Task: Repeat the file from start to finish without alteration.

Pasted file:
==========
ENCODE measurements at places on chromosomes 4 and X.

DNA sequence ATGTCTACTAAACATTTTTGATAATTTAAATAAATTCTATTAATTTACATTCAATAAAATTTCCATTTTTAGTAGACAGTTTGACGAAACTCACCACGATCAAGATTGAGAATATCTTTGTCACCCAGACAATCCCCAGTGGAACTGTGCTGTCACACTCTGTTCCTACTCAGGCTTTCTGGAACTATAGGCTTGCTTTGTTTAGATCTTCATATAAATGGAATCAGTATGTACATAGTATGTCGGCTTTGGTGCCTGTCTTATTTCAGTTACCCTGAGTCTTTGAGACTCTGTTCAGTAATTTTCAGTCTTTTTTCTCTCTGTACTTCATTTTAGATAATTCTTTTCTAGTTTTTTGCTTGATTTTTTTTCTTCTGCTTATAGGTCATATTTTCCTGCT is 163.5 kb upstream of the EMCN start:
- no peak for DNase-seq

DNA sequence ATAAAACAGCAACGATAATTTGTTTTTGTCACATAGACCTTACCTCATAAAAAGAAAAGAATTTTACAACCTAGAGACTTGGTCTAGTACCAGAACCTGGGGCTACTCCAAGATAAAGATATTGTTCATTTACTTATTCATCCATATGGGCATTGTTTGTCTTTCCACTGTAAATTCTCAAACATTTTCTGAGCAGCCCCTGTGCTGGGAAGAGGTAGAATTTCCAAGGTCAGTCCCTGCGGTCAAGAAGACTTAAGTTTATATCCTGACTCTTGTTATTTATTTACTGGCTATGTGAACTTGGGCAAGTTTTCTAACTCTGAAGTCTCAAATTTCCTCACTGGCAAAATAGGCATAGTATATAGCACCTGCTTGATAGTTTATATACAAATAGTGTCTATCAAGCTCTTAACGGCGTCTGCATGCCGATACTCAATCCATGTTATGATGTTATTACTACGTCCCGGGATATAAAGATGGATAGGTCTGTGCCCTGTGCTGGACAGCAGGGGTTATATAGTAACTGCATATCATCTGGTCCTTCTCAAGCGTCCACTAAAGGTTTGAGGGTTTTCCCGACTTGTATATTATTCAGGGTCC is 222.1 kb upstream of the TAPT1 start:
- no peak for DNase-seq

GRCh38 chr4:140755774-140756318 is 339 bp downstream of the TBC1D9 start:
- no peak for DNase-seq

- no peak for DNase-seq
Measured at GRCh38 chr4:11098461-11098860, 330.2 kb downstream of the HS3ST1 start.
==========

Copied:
ENCODE measurements at places on chromosomes 4 and X.

DNA sequence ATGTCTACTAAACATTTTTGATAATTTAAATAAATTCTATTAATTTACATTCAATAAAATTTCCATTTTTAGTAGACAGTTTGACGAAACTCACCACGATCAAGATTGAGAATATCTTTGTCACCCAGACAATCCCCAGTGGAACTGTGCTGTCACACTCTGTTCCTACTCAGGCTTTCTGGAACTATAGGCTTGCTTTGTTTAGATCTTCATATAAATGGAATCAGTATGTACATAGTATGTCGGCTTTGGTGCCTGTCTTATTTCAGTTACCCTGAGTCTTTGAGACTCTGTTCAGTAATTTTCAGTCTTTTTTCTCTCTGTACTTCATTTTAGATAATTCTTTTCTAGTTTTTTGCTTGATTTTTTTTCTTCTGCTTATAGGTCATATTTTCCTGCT is 163.5 kb upstream of the EMCN start:
- no peak for DNase-seq

DNA sequence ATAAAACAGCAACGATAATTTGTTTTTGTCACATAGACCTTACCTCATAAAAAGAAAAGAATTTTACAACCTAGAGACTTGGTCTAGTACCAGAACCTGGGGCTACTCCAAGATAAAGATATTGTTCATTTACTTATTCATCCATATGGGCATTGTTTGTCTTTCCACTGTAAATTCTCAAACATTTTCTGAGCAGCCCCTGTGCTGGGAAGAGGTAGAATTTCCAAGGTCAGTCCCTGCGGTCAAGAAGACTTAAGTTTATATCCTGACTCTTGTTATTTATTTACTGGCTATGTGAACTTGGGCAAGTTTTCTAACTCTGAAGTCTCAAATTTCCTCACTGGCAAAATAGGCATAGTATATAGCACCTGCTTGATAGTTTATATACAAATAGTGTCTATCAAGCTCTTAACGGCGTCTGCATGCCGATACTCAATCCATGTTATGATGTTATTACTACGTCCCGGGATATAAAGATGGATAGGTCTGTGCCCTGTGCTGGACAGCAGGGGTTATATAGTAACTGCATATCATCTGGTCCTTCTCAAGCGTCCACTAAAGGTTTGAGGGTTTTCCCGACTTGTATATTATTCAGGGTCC is 222.1 kb upstream of the TAPT1 start:
- no peak for DNase-seq

GRCh38 chr4:140755774-140756318 is 339 bp downstream of the TBC1D9 start:
- no peak for DNase-seq

- no peak for DNase-seq
Measured at GRCh38 chr4:11098461-11098860, 330.2 kb downstream of the HS3ST1 start.